Survey of Railroad and Utility Taxation Practices Among the States: 2005 Update
1. Basis for taxation:
Both ad valorem and gross receipts.
2. Property subject to taxation:
Taxable: All real and personal.
Exempt: Air and water pollution control.
3. Classification (if applicable):
4. Level of government which determines basis for tax liability - ad valorem property tax:
Railroad - State assesses operating property, local governments assess non-operating property.
Utilities - State values personal, distributable (over large areas) property. Local governments assess the real estate.
5. Report filing and valuation method(s) required by statute for ad valorem taxation:
Except for railroad car companies, the Department of Local Government Finance shall determine value by first determining the approximate unit value of each public utility company. The value of the distributable property of a public utility company, other than a RR car company, equals the remainder of (1) the unit value of the company, minus (2) the value of the company's fixed property.
In order to determine the unit value of a utility company, the State Board may consider: (1) book value, (2) cost of replacement or reproduction, less depreciation, (3) cost of establishing and developing the business, (4) amount and market value of outstanding securities, (5) valuations determined by another governmental agency or by a judicial decision, (6) statistics and reports prepared by the company or by a private organization, (7) earnings capitalized at a reasonable rate, and (8) any other relevant information.
The value of the distributable property of a railroad car company equals the value of all the company's distributable property multiplied by an adjustment factor.
There are no statutory valuation methods. Statute requires annual report from companies, including value of real estate by local jurisdiction.
Companies are subject to a penalty of $100/day for late report. If State, etc. has to calculate a value without data, that value cannot be appealed by the company, unless they can prove fraud.
6. Practical application of valuation method(s):
Real estate is generally assessed using RCNLD; personal property is generally assessed using historic cost less depreciation. The cost of depreciable personal property must be reported at the tax basis of such property as defined in 26 USC §1012.
7. Valuation treatment of large facilities such as power plants, dams, or rail yards:
The state treats power plants as utilities and values as indicated above, along with rail yards. Dams are valued locally at the true tax value (new basis for local valuation in Indiana).
8. Apportionment method(s) required by statute:
To the state - Statute specifies formula involving mileage for railroad car companies only.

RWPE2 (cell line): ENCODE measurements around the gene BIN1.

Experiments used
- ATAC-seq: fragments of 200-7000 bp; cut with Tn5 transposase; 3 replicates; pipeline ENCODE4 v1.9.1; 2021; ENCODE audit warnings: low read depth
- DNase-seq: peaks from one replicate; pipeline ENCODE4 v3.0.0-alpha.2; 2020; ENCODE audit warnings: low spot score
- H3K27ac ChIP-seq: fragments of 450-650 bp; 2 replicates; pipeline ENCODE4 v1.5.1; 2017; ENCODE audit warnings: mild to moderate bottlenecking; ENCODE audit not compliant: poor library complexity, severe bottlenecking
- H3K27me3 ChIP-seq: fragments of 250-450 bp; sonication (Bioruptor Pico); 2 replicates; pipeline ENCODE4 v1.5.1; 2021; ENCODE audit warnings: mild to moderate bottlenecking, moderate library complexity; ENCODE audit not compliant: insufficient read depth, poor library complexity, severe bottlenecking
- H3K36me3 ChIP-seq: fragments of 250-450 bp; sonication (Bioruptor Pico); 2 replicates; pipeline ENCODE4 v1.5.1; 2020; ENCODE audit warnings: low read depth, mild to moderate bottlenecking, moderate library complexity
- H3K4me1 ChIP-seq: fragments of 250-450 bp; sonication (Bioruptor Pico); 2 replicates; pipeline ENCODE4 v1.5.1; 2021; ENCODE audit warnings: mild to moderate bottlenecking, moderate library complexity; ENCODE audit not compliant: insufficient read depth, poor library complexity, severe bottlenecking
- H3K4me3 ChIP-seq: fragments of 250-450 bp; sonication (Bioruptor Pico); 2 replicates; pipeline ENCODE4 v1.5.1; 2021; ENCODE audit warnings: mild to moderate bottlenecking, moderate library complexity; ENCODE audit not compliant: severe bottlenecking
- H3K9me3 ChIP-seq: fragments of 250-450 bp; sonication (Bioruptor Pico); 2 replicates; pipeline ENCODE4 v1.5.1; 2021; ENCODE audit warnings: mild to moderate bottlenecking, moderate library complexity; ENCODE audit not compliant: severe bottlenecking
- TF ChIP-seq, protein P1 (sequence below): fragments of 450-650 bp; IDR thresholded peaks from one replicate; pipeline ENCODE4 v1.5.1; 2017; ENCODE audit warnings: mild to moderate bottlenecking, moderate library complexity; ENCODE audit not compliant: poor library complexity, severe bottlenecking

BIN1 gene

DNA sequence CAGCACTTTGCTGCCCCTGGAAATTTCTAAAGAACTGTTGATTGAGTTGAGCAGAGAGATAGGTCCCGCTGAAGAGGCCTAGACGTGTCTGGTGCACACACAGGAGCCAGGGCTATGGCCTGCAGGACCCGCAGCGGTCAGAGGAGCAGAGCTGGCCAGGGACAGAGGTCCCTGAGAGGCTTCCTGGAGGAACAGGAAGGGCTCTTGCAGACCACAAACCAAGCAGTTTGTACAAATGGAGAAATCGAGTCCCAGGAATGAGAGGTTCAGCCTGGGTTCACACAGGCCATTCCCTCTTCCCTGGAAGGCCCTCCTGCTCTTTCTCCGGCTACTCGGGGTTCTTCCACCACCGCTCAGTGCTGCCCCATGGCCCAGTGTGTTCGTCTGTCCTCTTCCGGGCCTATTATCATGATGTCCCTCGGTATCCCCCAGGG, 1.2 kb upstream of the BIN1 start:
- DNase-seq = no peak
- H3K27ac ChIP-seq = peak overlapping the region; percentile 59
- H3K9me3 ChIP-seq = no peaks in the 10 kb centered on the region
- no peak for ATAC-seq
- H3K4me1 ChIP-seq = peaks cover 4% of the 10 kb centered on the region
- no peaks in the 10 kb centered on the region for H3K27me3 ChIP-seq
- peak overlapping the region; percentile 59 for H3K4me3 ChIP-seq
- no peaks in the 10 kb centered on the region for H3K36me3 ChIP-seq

Among local units - This varies by type of utility, e.g., the assessed value of telephone, telegraph and cable company property is apportioned among taxing jurisdictions by determining the product of (1) the total assessed value of the company's indefinite-situs distributable property, multiplied by (2) a fraction, the numerator of which is the company's lines and cables, including laterals, which are located in the taxing district and the denominator of which is the length of the company's lines and cables, including laterals which are located in the state.
Similarly, for railroad companies, the formula is (1) the total assessed valuation of the railroad company's indefinite-situs distributable property, multiplied by (2) a fraction, the numerator of which is the relative value of the company's main lines, branch lines, main tracks, second main tracks, and side tracks, including all leased lines and tracks, which are located in the taxing district, and the denominator of which is the relative value of the main lines, branch lines, etc., which are located in the state.
9. Practical application or apportionment requirements:
To the state - By site for utilities, except railroads, which are computed based on total property with a percentage allocated to Indiana.
Among local units - Rely on companies' reports showing location of property, except for cellular, microwave, etc.
10. Apportionment treatment of large facilities such as power plants, dams, or rail yards:
Power plants and rail yards are apportioned by the state according to situs. Dams are valued locally.
11, Description of assessment appeals system:
Owner has 10 days from receipt of tentative notice to appeal with Department of Local Government Finance. Further appeal can be made to the Indiana Board of Tax Review.
12. Status of deregulation/restructuring of electric generating and impact on valuation and apportionment methods used:
Very little action has occurred regarding deregulating and restructuring in Indiana. The state does allow for "abnormal obsolescence" (unanticipated, unexpectedly unforeseen changes in market value and technological innovations).
13. State Government Staffing:
Staff consists of three employees (full-time equivalent basis).
Law Source(s): IC6-1.1-8 60IAC6.2.